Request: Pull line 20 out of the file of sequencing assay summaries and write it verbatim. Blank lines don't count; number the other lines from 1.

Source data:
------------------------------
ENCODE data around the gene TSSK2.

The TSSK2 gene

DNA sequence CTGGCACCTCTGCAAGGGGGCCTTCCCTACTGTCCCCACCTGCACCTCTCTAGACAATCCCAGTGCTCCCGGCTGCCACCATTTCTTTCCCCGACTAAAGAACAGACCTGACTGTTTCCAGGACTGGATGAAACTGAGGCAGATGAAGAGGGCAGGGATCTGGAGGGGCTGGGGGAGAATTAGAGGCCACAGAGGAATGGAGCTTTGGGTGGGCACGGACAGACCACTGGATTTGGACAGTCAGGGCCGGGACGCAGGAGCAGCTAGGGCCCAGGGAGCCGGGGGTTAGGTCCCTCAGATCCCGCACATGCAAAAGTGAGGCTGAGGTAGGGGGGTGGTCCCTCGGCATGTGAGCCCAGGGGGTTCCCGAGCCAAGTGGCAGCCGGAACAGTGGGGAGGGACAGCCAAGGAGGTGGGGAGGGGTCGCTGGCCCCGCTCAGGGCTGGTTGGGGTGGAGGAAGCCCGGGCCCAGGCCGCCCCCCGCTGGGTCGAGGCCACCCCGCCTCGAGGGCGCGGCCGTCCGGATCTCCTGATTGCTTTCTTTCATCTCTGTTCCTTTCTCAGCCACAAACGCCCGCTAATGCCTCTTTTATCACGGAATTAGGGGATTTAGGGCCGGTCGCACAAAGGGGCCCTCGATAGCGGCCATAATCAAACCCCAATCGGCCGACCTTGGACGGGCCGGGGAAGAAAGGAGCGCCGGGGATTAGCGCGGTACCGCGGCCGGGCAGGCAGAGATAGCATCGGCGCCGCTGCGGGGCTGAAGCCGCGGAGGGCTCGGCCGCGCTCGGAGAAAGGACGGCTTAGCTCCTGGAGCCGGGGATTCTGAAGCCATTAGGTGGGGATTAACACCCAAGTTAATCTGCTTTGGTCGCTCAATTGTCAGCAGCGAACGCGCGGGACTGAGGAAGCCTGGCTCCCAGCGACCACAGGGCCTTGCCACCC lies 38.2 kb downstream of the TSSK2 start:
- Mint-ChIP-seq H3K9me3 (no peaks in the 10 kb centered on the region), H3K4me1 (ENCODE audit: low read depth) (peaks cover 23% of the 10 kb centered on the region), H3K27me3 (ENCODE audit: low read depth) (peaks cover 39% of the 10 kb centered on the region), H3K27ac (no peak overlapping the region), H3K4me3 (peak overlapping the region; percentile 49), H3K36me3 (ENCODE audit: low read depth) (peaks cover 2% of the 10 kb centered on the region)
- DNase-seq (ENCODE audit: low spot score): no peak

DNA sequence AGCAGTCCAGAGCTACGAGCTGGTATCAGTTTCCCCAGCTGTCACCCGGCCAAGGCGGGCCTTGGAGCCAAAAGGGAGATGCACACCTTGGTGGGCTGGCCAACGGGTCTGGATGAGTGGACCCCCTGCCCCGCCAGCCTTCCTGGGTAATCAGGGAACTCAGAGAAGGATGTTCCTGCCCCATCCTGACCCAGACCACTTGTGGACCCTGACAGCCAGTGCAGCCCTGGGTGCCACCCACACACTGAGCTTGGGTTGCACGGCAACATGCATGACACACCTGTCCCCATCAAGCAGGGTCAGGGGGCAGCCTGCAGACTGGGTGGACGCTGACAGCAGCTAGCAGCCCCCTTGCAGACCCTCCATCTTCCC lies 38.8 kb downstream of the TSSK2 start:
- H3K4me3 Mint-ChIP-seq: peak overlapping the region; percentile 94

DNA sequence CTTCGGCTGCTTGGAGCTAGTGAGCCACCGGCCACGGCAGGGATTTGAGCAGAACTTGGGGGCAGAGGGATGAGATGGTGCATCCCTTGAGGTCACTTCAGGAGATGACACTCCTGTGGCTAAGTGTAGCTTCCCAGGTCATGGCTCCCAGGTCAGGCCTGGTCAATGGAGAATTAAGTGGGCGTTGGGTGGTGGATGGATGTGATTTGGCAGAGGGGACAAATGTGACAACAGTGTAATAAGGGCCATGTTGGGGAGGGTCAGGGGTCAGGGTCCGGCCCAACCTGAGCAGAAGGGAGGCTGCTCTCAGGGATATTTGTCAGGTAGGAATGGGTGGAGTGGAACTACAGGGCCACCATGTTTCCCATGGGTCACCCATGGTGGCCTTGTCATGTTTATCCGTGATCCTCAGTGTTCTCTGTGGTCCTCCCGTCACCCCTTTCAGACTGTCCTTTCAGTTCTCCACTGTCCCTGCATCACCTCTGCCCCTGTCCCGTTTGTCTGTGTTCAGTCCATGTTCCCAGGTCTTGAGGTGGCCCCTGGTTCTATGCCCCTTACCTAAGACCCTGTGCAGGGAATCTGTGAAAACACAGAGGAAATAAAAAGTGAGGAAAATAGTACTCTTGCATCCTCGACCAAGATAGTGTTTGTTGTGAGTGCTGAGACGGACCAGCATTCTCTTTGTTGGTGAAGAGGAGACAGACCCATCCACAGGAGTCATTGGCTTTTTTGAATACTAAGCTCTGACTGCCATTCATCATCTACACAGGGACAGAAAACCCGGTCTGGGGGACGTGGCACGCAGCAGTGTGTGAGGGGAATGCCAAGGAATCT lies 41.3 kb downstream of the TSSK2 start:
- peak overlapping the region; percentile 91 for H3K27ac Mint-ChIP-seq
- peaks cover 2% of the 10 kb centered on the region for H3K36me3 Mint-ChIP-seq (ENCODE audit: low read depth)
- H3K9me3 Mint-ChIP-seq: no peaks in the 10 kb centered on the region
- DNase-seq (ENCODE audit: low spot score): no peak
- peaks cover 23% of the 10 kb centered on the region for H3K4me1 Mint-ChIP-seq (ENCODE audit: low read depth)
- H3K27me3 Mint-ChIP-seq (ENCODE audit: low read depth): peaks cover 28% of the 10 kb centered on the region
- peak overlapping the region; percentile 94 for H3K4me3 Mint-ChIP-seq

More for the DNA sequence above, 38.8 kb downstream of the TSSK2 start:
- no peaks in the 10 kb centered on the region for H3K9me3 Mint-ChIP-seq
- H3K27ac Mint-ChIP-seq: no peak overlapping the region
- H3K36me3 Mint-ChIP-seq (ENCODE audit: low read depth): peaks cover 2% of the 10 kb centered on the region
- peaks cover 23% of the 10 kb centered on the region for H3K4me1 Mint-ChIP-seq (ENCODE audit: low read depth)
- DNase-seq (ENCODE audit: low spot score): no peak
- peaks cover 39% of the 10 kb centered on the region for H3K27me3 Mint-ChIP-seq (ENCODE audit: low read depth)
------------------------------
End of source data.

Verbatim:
- peaks cover 23% of the 10 kb centered on the region for H3K4me1 Mint-ChIP-seq (ENCODE audit: low read depth)